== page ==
Either you haven’t been paying attention, or the ideological lenses through which you view the world has severely distorted your perception of reality, MarthaP. You have it exactly backwards. It’s not that Obama has failed to work with Congress, but that Republicans in Congress have obstructed him at every turn so as to deny him, as far as possible, any success, even if he’s got a good idea, and even if (as with the ACA) it was originally their idea. There’s something mendacious about sabotaging the president’s leadership and then complaining that he’s an ineffective leader.

    • Yanotha Twangai

      Also, please quit lying about the president. It’s simply not true that he has a “far left ideology.” Otherwise, why would the left wing of the Democratic Party keep on complaining that he’s not going far enough? The truth is, he’s a pragmatist. If he really were a radical lefty, he would not have taken “single payer” off the table before negotiations even started on health care reform, nor would he have acceded to the demand by the blue dogs to take the “public option” out. And if he really is a radical leftist, why in the world has he been pushing a free trade agreement that the GOP fully supports and most of his own party, especially the left wing, opposes? Obama is no more a socialist than his predecessor was a fascist. You’re not persuading anybody, MarthaP. Your rhetoric sounds persuasive only to those who already agree with you and whose confirmation bias leads them to seek support for what they already believe. Those who don’t agree with you already only perceive you as an ignorant blowhard. But really, why am I wasting my time replying to you anyway? You’re clearly a hard core ideologue whose mind is made up and doesn’t want to be confused with the facts.

  • PaulJ

    It’d look better if unions (instead of the govt.) forced the change and if our international competitors did the same, but our upper middle class might challenge the upper classes if they themselves get challenged.

  • James

    Thoughts on this from an actual president of a 50-person company.

    We are a manufacturer. We are seasonal. We compete against Chinese imports. We never make “obscene profits” but most years we make a modest profit.

    Currently we have exempt (salaried) and non-exempt (hourly) employees.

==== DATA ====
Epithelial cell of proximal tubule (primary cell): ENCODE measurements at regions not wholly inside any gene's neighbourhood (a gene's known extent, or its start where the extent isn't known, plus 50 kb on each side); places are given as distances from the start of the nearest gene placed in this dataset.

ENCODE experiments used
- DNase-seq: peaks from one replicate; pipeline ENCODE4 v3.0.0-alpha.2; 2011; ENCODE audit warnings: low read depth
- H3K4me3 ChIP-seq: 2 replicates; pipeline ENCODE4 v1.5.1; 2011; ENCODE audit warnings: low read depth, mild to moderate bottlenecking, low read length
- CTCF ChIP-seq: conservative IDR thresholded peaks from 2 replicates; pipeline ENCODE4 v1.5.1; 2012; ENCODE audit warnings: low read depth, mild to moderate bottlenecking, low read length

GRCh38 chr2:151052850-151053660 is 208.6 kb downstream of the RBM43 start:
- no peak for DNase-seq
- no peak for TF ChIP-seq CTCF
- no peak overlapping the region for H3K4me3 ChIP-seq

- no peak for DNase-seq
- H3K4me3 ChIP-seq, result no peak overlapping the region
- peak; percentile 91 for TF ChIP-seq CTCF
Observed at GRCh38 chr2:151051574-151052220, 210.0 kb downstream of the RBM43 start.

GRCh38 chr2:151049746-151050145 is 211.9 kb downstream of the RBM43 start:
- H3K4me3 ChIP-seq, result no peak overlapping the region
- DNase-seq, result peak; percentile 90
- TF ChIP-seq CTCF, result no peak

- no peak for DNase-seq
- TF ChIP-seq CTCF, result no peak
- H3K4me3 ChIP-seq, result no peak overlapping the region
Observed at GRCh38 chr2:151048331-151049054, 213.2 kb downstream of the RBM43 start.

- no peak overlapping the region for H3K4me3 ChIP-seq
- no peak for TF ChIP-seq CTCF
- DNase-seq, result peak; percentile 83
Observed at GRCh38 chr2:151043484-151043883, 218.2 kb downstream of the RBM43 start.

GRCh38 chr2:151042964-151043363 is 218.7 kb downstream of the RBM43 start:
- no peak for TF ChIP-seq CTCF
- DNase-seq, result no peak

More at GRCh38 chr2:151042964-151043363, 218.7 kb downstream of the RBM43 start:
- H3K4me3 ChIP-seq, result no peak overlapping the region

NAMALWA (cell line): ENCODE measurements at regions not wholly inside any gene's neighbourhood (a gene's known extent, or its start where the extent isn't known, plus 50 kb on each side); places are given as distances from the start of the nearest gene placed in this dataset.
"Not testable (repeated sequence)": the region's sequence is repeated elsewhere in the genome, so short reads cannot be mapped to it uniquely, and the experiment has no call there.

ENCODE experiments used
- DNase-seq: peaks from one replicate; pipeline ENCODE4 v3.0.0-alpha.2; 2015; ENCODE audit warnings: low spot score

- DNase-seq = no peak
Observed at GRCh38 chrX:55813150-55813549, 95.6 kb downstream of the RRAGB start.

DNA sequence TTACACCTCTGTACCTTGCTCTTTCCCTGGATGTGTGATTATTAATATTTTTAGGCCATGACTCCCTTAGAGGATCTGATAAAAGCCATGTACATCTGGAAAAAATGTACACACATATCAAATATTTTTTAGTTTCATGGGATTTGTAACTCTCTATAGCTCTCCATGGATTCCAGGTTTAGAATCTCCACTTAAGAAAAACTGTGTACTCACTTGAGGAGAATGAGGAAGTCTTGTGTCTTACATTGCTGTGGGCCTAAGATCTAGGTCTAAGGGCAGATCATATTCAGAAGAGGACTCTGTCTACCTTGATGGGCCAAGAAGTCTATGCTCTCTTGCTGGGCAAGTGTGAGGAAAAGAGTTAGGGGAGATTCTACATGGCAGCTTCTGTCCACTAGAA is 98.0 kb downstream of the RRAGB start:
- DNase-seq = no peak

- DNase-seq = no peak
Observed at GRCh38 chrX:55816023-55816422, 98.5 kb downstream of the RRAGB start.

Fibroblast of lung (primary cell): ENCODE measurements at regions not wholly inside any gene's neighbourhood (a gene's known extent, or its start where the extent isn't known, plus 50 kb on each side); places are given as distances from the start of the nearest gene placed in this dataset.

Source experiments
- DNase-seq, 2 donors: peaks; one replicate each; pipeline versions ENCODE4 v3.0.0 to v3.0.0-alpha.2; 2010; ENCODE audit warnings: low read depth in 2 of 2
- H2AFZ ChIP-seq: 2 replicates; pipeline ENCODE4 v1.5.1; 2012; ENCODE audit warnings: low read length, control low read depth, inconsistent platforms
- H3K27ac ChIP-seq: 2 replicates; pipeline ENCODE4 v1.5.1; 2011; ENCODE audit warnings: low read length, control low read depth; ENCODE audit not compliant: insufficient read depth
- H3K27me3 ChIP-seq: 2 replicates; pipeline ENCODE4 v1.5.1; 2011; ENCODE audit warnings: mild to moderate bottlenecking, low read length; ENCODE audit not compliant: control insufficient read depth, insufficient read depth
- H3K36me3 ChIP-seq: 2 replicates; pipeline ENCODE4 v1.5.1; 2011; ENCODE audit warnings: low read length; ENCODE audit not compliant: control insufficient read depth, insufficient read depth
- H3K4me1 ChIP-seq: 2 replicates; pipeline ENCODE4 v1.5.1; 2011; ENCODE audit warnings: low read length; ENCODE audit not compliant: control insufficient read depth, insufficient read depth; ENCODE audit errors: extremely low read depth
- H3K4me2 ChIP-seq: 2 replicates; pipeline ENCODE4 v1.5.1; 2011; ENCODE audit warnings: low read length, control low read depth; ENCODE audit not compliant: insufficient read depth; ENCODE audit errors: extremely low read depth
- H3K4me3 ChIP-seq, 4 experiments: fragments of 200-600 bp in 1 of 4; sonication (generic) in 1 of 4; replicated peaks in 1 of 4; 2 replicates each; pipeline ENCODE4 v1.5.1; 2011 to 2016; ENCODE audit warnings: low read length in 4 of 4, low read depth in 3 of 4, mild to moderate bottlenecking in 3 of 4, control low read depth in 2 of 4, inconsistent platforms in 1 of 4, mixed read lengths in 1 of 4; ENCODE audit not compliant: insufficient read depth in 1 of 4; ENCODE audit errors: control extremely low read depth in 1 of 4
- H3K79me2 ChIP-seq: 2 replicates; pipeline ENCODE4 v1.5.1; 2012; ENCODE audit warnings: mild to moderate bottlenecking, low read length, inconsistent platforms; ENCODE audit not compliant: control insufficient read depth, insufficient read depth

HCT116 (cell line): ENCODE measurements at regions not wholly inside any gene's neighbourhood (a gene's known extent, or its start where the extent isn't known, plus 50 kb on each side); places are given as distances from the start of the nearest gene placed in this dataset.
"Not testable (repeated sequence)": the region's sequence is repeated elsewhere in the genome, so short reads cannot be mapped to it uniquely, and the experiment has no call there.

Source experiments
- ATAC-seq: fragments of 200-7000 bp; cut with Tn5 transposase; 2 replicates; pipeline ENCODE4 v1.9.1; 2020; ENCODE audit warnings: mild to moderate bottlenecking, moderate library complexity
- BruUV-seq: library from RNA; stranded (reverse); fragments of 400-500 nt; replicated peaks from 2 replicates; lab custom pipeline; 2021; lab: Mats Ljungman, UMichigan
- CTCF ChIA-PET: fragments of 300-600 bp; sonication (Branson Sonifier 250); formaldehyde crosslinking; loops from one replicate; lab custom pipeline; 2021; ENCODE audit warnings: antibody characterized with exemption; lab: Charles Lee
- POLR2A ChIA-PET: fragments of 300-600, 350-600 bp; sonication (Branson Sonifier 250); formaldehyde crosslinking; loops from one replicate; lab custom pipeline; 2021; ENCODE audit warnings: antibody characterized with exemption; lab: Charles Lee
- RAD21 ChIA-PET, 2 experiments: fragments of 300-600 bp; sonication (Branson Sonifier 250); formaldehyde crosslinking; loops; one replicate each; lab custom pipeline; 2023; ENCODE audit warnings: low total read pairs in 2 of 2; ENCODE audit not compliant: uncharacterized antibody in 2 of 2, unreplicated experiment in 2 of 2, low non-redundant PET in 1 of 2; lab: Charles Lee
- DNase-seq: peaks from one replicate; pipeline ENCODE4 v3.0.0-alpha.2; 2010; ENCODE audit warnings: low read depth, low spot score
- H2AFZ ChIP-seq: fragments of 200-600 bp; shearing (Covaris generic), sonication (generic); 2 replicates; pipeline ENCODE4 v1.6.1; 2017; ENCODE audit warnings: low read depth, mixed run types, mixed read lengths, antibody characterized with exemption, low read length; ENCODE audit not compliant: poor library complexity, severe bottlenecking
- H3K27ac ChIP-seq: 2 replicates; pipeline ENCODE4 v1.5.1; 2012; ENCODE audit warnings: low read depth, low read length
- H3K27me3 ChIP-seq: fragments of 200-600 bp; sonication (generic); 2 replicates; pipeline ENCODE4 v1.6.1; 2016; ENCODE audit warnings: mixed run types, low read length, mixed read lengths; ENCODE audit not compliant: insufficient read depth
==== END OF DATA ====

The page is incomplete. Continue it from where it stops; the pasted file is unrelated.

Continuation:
Our non-exempt employees earn between $15 ($31,000) and $25 ($52,000) per hour and all get time and a half when they work overtime. They also get healthcare and a set of other benefits. To some extent, they are underutilized in the off-season (but we do not cut their hours) and very much in demand in the on-season, when they often work as many as 50 hours per week, with 10 of the hours at time and a half.

    Our exempt employees are exempt, not because of their pay rates, but because of their job descriptions. (Typically, they have much more discretion over their day-to-day responsibilities.) Our exempt employees earn between $30,000 a year and greater than $100,000 per year. Exempt employees are “expected to get their jobs done.” Frequently that takes 40 hours a week. Sometimes it take more than 40 hours a week (for instance when there is a big project to complete, a tradeshow to attend, or other spikey demand.) Frequently, if an exempt employee works a big week, they are allowed to take some time off later, in lieu.

    Many companies, including ours, may have an issue with classification. Some of our exempt employees, maybe should be non-exempt. But frequently employees are insulted by the reclassification.

    Being required to pay overtime to non-exempt employees who earn less than $50,000 per year is fine by by me. I find it a little frustrating that we cannot “bank” overtime hours, to give back when times are slack, but such is life.

    Being required to pay overtime to exempt employees who earn less than $50,000 per year will be problematic for the company and for the employees affected. To manage costs, I will think harder about who is given the opportunity to go to trade shows, or stay late to finish an important project. Meaning that younger employees, who are typically being paid less, but are on the path to good pay, will have their development opportunities reduced.

    So candidly, probably not a great idea. Well intended, not doubt, but with fairly extreme unintended consequences.

    My recommendation to Barry O. would be to more tightly manage the the exempt/non-exempt classification, and have the O/T pay rule only apply to non-exempt employees.

  • Kate

    How will this affect teachers? School teachers frequently work 10-12 hour days and make less than $50,000.